The world falls away. The stars and the moon expand to fill the space that was once taken up by the space of our being. We float. We float and see the galaxies as they shift and meld with the colorfulness of blues and purples against the inky blackness.

They are infinite.

They are infinite and oblivious to our thought and ideas of how it came to be. We have existed; we have passed away to a more ethereal being, yet the universe doesn’t care to wonder in return. Time has no meaning; it passes in a second. An age is only a minute to those who live forever.

We can’t quite grasp it, the finality and infinite and yet we still go on as if it can be succeeded by the mere mortal minds.

We are only one.


The Grief in Art.

It’s hard to write about the grief you hold. It consumes you and makes you silent, often. “I will be there for you, if you need it,” people tell you. “I can do anything you want, if you so desire. Just give me a call, and it will be done.” But do they really mean it? Does it really matter? Their hearts may be in the right place, the intentions are clear, but what they say and what they will actually do are often opposite actions.

The darkness closes in around you. People wonder if it’s real or just their imaginations. You are clouded with the waves of emotions that crash against you as you struggle to stay afloat, lost without the anchor of the one you loved.

A few will understand, but sometimes the few are hard to reach. It’s hard to catch them and hold them close.

You pull open the blanket page, hold the notebook close to you. The pen is there, in your hand, as if by magic.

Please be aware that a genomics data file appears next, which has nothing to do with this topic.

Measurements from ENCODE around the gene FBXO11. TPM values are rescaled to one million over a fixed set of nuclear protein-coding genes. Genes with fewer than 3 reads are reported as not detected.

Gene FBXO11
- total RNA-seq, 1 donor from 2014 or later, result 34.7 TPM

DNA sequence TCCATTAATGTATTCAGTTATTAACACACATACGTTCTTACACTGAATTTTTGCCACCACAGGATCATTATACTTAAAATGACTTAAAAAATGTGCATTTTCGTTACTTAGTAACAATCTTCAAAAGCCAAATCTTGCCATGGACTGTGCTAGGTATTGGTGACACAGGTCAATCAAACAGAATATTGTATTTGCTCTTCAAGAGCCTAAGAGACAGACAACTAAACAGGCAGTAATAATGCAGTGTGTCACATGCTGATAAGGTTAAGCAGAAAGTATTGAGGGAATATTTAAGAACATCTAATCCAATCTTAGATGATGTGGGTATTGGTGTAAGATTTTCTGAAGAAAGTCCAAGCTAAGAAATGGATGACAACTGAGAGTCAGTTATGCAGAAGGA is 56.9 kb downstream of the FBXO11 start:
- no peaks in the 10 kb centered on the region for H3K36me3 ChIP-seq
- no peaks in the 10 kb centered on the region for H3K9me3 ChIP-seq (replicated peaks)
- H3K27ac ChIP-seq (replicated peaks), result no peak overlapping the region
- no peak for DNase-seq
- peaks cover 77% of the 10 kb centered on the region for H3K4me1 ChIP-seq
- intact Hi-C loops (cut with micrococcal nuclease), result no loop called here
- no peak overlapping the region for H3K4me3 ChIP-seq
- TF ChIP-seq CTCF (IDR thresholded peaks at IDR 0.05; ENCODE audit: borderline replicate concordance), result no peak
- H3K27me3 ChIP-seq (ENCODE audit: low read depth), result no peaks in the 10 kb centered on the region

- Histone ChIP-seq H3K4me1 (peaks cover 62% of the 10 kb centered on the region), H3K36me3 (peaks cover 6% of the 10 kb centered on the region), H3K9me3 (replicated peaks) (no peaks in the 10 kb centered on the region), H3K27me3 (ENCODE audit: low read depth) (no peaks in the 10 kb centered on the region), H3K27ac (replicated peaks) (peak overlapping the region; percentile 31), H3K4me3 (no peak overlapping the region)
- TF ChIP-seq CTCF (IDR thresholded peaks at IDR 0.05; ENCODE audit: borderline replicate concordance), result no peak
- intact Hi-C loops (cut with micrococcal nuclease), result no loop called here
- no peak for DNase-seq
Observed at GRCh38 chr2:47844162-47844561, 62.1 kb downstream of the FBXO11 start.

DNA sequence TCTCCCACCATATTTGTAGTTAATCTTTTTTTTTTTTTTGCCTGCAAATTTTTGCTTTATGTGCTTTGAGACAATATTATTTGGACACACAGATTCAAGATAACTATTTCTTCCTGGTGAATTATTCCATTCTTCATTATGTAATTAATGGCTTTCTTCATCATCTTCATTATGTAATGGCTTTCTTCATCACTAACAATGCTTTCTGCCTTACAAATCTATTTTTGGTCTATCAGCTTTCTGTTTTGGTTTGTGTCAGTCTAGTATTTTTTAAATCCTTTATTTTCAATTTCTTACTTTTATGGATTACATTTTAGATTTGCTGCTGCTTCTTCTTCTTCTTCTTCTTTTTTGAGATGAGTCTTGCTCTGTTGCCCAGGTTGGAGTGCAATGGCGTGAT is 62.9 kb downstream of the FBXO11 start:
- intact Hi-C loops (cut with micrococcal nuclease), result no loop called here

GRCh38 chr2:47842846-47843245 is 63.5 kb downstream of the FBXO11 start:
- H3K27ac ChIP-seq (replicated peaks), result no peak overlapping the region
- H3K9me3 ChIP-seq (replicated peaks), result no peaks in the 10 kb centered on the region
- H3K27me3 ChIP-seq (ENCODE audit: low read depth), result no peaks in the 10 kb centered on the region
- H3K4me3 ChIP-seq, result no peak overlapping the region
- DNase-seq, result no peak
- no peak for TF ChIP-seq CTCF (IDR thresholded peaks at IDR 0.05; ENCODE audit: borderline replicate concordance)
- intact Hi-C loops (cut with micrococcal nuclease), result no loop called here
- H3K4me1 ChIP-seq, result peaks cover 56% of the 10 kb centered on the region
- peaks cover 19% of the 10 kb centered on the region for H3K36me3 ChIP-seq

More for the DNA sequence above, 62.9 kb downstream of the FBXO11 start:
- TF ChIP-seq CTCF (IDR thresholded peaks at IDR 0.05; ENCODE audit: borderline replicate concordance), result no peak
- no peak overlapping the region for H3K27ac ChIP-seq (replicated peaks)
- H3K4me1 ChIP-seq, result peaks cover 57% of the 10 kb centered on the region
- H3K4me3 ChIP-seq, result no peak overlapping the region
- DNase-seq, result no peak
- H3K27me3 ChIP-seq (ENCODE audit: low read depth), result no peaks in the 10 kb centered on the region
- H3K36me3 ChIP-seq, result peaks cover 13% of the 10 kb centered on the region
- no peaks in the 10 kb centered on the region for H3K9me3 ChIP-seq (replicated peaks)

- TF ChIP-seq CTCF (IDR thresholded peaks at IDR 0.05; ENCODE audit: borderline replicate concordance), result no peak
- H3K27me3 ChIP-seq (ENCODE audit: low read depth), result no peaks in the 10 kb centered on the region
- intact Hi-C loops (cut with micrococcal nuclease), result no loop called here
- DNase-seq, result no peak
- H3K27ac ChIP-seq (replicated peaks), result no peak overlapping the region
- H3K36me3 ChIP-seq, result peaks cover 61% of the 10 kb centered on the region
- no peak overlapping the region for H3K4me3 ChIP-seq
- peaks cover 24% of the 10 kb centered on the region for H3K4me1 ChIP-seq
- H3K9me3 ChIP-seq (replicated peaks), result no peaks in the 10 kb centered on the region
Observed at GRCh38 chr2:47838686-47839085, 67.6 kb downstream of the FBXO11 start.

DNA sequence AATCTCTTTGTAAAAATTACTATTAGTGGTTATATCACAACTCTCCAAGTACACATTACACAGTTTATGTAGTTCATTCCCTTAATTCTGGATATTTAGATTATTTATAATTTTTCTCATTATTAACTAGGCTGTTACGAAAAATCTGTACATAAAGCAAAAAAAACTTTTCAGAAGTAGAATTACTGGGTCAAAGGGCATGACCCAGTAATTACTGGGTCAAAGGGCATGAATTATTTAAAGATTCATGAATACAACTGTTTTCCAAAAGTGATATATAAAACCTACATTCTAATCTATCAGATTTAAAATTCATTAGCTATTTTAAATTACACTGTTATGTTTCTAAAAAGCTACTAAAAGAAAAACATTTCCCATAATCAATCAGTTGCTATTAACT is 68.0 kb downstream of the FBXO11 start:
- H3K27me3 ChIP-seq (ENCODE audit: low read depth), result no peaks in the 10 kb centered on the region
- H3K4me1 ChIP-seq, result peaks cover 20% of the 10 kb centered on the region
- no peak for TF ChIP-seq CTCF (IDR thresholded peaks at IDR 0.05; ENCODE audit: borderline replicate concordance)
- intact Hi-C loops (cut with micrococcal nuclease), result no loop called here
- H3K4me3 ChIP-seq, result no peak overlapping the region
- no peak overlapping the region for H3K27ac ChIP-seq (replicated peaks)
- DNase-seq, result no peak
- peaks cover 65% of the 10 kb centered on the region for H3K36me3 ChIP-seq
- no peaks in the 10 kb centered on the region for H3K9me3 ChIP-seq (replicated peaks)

You will write. You will draw. Your thoughts have breached the wall that has kept them in. It doesn’t stop. It will not stop, no more. You keep on writing. The black ink fills the whiteness, a cascading ocean of your creation.

It ebbs and flows and slows down to a stop. The words of your emotion, destruction pools about your feet. You have written your words, your powerful words that released a thousand thoughts. What you really meant to say is now said.

Will you really share it? Will people really know how you think?

Only you will know. Only you have that power. Sharing is hard. Sharing is sacred. Grief can tear you and yours apart.

But at least it’s out. At least it’s written. You don’t have to say anything more because you’re on your way to healing.

You are almost whole.

Memories, Anniversaries, Grief, Frustration.

I’m pleased that I had the day off today. At my place of work, our Fridays and Saturdays alternate, so if I work a Friday, I have the Saturday off, then the next weekend I have Friday off but work the Saturday. It’s a nice switch so I don’t have to work all weekend, but I’m particularly glad that I had this Saturday off. Today is October 4th and it’s the one year anniversary of my dad’s death.

It’s kind of hard to imagine that it’s been a year since my dad died. Some days it feels like only yesterday, other times it’s like a million years ago. But every day I think about him and I miss him. He’s supposed to be alive, but for the fluke of human nature that doctors sometimes have and it had the misfortune to pick my dad. I wish it would’ve been somebody else, but no one can go back to alter it in any way.

I’ve realized since then how distant I am towards my dad’s side of the family. We were never particularly close, but now that my dad’s gone the distance has grown even farther. I feel no obligation to keep up with them in any way shape or form. They never made the effort for me in that way, especially now that my dad’s gone where the expectation of them making more of an effort is or should’ve been increased. My dad’s brother and his wife hasn’t come down since last November and I’ve only seen one of my dad’s sisters once since October and all the others I haven’t seen since October and some of those was the first time in five and ten years.